Thus, while there have been shown and described and pointed out fundamental novel features of the invention as applied to a preferred embodiment thereof, it will be understood that various omissions and substitutions and changes in the form and details of the devices illustrated, and in their operation, may be made by those skilled in the art without departing from the spirit of the invention. For example, it is expressly intended that all combinations of those elements and/or method steps which perform substantially the same function in substantially the same way to achieve the same results are within the scope of the invention. Substitutions of elements from one described embodiment to another are also fully intended and contemplated. It is also to be understood that the drawings are not necessarily drawn to scale but that they are merely conceptual in nature. It is the intention, therefore, to be limited only as indicated by the scope of the claims appended hereto.

Patent Citations
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Referenced by
Citing PatentFiling datePublication dateApplicantTitle
US6666741 *Sep 23, 2002Dec 23, 2003Brad Lee WilsonGolf ball novelty item
US6712487 *Apr 24, 2002Mar 30, 2004Andrew YangLight emitting golf ball
US7108576 *Feb 13, 2004Sep 19, 2006Poof Products, Inc.Foam projectile exhibiting an illuminating element
US7165869 *Dec 31, 2004Jan 23, 2007Mark ChernickInternally illuminated elastomeric novelty device with external projections
US7410170 *Jun 26, 2006Aug 12, 2008Hasbro, Inc.Game having an electronic instruction unit
US7900619 *Feb 6, 2008Mar 8, 2011Sierra Innotek, Inc.System for luminescing and propelling a projectile
US8371970May 12, 2009Feb 12, 2013Maui Toys, Inc.Bouncing ball amusement device having reduced transparency
US8579740Feb 11, 2013Nov 12, 2013Maui Toys, Inc.Bouncing ball amusement device having reduced transparency
US8727918Jul 16, 2012May 20, 2014Robert GentileIlluminated game projectile with cradled light source
US8727919 *Jul 16, 2012May 20, 2014Robert GentileIlluminated game projectile with external switch access
US8730037Jan 11, 2012May 20, 2014Physical Apps, LlcPhysical interaction device for personal electronics and method for use
US8764588 *Aug 10, 2012Jul 1, 2014Christopher GillIlluminated game-playing apparatuses and games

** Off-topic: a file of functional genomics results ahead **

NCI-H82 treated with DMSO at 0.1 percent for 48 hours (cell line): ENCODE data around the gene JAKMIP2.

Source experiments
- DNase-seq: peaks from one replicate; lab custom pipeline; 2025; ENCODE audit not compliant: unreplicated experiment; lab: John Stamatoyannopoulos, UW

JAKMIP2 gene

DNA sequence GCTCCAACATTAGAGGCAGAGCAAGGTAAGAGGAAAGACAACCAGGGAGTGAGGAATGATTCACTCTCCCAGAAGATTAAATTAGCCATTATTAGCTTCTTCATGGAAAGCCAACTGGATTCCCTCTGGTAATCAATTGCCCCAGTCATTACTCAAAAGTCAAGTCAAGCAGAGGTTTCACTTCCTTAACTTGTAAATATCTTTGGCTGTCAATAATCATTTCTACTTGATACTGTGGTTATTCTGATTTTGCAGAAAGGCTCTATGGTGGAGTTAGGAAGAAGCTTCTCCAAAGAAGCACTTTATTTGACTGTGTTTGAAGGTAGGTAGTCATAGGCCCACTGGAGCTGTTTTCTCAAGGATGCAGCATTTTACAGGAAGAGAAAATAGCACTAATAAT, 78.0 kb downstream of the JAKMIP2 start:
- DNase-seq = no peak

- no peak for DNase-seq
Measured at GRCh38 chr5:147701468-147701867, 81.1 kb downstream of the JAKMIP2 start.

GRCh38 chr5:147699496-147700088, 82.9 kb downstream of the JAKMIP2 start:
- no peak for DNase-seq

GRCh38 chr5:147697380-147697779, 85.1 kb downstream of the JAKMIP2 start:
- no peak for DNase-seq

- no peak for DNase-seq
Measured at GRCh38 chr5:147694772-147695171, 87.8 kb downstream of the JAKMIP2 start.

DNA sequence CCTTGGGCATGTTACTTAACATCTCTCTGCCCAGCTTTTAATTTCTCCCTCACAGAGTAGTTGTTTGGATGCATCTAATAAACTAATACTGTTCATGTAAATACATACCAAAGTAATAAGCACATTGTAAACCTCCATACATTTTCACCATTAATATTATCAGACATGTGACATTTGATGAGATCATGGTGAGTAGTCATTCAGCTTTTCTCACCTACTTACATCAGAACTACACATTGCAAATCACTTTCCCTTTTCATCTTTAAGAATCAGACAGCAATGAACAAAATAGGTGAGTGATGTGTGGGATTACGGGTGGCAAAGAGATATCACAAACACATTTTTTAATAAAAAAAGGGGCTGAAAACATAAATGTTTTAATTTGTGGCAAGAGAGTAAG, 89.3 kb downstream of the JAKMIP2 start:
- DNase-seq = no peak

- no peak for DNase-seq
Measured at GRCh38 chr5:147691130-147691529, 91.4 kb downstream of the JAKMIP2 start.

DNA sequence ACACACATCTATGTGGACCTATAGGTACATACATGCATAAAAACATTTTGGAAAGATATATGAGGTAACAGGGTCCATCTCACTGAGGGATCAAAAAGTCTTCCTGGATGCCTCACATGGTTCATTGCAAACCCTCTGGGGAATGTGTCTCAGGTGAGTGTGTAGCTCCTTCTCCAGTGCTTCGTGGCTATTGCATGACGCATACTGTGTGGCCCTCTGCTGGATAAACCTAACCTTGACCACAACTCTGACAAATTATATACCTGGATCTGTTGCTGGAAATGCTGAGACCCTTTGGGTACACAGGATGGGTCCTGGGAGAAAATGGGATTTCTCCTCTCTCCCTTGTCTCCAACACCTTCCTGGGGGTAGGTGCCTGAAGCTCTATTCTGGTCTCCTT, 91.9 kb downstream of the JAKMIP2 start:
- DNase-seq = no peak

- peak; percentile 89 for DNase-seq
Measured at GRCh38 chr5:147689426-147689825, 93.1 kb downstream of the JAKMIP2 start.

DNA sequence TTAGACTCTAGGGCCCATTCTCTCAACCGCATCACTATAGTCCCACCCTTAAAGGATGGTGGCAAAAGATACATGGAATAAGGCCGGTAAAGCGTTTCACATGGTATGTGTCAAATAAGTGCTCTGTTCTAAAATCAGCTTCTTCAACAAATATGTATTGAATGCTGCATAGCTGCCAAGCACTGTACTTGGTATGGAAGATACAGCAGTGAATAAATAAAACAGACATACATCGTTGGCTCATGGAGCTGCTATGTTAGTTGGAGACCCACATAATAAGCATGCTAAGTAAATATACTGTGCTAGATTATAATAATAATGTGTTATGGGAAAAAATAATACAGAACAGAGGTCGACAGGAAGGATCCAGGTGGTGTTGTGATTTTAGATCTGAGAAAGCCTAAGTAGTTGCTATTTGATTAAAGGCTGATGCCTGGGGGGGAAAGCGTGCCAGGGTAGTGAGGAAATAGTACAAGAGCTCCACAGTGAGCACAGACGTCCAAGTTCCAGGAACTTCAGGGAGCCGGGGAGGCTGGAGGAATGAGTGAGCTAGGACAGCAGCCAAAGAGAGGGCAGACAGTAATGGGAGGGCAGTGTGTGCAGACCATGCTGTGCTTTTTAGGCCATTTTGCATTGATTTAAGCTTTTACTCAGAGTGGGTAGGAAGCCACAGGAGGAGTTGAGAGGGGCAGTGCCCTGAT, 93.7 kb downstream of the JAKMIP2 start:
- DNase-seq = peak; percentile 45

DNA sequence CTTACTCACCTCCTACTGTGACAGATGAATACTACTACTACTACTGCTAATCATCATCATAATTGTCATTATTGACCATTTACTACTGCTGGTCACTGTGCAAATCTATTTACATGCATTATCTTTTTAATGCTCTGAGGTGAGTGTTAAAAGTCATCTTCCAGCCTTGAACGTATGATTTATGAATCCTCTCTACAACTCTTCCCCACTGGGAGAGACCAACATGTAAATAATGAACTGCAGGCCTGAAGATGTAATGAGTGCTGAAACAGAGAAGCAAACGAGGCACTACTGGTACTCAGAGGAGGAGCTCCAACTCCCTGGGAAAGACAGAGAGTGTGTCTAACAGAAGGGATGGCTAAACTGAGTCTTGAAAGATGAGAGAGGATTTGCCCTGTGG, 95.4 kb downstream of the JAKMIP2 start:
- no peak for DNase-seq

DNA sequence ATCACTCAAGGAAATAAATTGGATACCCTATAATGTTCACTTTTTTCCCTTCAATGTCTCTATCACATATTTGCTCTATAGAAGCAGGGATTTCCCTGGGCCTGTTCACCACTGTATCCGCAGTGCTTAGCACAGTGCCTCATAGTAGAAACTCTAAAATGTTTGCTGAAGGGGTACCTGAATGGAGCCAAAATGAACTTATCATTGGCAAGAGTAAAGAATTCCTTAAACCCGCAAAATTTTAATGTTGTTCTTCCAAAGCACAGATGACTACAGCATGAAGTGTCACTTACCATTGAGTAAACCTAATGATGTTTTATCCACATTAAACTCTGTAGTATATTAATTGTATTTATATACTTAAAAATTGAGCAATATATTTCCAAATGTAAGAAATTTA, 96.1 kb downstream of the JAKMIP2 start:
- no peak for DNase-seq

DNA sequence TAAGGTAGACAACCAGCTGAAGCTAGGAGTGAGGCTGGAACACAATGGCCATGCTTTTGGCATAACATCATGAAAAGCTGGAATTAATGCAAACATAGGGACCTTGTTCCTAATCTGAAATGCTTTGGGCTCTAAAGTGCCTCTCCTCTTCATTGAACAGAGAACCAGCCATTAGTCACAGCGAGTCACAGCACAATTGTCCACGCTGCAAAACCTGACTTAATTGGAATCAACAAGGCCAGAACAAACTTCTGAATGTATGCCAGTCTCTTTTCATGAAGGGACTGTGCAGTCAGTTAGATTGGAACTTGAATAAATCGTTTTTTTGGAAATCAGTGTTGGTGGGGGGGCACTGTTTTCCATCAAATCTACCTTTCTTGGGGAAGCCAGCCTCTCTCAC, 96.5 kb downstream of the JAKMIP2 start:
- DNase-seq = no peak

US8836500Apr 3, 2014Sep 16, 2014Physical Apps, LlcPhysical interaction device for personal electronics and method for use
US8951151 *Mar 21, 2008Feb 10, 2015Theresa A. GlowinskiGame ball
US20130040767 *Aug 10, 2012Feb 14, 2013Christopher GillIlluminated game-playing apparatuses and games
US20140127967 *Nov 8, 2012May 8, 2014Chu-Yuan LiaoNovelty System Utilizing Translucent Putty and an Internal Illumination Module
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Classifications
U.S. Classification473/571, 463/9, 273/430, 273/460, 473/570
International ClassificationA63B43/00
Cooperative ClassificationA63H2200/00, A63B2071/063, A63B2208/12, A63B43/00
European ClassificationA63B43/00
Legal Events
DateCodeEventDescription
Dec 2, 2014FPExpired due to failure to pay maintenance fee
Effective date: 20141015
Oct 15, 2014LAPSLapse for failure to pay maintenance fees
May 23, 2014REMIMaintenance fee reminder mailed
Apr 8, 2010FPAYFee payment
Year of fee payment: 8
Jan 26, 2006FPAYFee payment
Year of fee payment: 4
Nov 12, 2002ASAssignment
Owner name: DRAGON YEAR CORPORATION, LTD., HONG KONG
Free format text: ASSIGNMENT OF ASSIGNORS INTEREST;ASSIGNOR:VIRTUAL TOY HOUSE LLC;REEL/FRAME:013477/0087
Effective date: 20020710
Owner name: DRAGON YEAR CORPORATION, LTD. SHOP UNIT 9, EXPO GA
Owner name: DRAGON YEAR CORPORATION, LTD. SHOP UNIT 9, EXPO GA
Free format text: ASSIGNMENT OF ASSIGNORS INTEREST;ASSIGNOR:VIRTUAL TOY HOUSE LLC /AR;REEL/FRAME:013477/0087
Jun 28, 2000ASAssignment
Owner name: VIRTUAL TOY HOUSE LLC, NEW JERSEY
Free format text: ASSIGNMENT OF ASSIGNORS INTEREST;ASSIGNOR:ROTTGER, GARY J.;REEL/FRAME:010902/0047
Effective date: 20000627
Owner name: VIRTUAL TOY HOUSE LLC 7700 RIVER ROAD NORTH BERGEN